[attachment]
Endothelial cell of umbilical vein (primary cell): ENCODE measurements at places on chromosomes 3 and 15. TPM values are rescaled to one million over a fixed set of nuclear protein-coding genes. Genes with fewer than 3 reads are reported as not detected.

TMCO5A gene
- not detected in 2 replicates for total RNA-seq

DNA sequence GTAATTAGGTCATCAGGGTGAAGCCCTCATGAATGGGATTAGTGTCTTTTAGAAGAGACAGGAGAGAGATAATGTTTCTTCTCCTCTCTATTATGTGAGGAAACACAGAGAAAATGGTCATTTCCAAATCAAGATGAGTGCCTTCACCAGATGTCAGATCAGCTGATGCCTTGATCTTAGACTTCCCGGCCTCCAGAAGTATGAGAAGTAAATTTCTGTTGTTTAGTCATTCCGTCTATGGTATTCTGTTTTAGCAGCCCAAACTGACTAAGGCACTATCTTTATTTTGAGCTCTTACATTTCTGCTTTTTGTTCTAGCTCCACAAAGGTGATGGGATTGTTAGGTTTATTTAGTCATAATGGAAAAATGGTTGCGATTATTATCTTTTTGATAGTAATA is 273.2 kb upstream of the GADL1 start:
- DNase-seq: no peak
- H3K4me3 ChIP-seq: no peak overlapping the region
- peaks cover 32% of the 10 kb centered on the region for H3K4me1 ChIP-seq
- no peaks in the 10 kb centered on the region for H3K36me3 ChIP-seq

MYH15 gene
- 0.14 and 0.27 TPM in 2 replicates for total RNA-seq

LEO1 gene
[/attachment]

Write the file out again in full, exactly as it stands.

Endothelial cell of umbilical vein (primary cell): ENCODE measurements at places on chromosomes 3 and 15. TPM values are rescaled to one million over a fixed set of nuclear protein-coding genes. Genes with fewer than 3 reads are reported as not detected.

TMCO5A gene
- not detected in 2 replicates for total RNA-seq

DNA sequence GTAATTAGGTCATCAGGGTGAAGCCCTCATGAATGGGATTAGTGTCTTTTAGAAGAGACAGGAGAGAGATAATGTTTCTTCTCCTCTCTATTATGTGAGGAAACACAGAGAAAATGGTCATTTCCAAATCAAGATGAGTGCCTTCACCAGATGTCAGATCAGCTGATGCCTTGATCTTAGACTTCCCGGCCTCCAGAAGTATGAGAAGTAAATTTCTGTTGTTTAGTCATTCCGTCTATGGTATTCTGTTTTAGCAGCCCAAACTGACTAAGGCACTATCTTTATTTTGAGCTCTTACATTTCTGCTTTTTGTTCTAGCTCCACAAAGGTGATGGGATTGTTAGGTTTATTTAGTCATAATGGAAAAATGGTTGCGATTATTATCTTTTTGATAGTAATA is 273.2 kb upstream of the GADL1 start:
- DNase-seq: no peak
- H3K4me3 ChIP-seq: no peak overlapping the region
- peaks cover 32% of the 10 kb centered on the region for H3K4me1 ChIP-seq
- no peaks in the 10 kb centered on the region for H3K36me3 ChIP-seq

MYH15 gene
- 0.14 and 0.27 TPM in 2 replicates for total RNA-seq

LEO1 gene